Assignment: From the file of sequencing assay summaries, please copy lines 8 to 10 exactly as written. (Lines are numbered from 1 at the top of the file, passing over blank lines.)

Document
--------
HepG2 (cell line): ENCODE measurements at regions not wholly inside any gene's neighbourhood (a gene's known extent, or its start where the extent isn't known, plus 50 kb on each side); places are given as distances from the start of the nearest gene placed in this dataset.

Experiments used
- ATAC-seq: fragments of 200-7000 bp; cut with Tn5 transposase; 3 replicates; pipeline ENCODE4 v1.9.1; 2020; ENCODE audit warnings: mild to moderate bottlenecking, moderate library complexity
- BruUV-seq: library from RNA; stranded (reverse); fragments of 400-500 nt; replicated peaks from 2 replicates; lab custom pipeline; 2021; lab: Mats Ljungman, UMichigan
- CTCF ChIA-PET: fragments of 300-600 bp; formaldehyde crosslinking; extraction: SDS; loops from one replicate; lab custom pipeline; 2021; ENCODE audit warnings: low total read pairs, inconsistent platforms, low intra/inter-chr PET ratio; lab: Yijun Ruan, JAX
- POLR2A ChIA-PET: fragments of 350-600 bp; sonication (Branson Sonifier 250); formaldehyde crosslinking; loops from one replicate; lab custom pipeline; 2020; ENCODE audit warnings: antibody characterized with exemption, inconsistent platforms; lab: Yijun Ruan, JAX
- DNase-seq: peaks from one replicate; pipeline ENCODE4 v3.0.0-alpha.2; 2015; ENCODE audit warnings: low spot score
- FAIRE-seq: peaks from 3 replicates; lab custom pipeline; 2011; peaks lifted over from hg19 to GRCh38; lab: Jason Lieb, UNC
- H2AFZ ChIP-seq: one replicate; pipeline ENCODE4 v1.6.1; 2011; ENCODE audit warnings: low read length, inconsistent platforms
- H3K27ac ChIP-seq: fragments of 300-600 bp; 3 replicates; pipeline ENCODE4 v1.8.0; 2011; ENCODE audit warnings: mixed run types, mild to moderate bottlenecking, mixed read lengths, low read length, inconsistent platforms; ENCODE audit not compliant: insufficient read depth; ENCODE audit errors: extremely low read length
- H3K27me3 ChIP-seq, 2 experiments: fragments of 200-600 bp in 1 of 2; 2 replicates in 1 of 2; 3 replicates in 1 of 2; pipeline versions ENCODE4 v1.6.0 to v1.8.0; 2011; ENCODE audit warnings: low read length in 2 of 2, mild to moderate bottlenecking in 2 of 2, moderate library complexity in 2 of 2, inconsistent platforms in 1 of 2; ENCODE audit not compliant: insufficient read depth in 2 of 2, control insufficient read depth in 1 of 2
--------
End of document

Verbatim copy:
- FAIRE-seq: peaks from 3 replicates; lab custom pipeline; 2011; peaks lifted over from hg19 to GRCh38; lab: Jason Lieb, UNC
- H2AFZ ChIP-seq: one replicate; pipeline ENCODE4 v1.6.1; 2011; ENCODE audit warnings: low read length, inconsistent platforms
- H3K27ac ChIP-seq: fragments of 300-600 bp; 3 replicates; pipeline ENCODE4 v1.8.0; 2011; ENCODE audit warnings: mixed run types, mild to moderate bottlenecking, mixed read lengths, low read length, inconsistent platforms; ENCODE audit not compliant: insufficient read depth; ENCODE audit errors: extremely low read length